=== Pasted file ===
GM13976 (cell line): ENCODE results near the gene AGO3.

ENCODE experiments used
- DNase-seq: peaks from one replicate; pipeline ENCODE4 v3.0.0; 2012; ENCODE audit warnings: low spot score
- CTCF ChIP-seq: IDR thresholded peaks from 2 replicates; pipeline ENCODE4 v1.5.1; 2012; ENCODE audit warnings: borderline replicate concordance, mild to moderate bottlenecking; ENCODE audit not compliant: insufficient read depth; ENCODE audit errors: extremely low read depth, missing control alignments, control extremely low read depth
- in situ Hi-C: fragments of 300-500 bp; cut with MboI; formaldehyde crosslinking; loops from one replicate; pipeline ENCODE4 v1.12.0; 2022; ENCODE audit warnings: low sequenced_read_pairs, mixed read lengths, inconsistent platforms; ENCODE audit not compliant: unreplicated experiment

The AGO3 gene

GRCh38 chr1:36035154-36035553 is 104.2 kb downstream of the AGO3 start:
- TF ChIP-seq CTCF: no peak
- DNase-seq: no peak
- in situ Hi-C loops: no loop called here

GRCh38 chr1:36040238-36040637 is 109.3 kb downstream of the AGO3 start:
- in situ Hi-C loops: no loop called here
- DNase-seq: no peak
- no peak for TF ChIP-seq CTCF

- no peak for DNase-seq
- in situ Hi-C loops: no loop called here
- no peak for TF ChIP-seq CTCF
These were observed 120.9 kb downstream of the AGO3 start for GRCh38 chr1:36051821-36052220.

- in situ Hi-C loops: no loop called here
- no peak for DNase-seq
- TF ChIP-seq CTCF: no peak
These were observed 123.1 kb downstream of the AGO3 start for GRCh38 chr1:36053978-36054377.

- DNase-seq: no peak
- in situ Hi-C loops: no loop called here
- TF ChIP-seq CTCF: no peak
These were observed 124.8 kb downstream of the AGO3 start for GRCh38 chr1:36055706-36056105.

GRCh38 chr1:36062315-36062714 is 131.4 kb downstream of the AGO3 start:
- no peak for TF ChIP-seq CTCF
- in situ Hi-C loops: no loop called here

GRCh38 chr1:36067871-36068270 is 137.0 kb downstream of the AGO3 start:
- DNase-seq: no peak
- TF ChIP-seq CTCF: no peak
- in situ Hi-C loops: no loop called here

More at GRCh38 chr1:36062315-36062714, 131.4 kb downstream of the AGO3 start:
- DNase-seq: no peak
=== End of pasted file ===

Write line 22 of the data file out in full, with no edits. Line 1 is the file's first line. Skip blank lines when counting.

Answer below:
These were observed 123.1 kb downstream of the AGO3 start for GRCh38 chr1:36053978-36054377.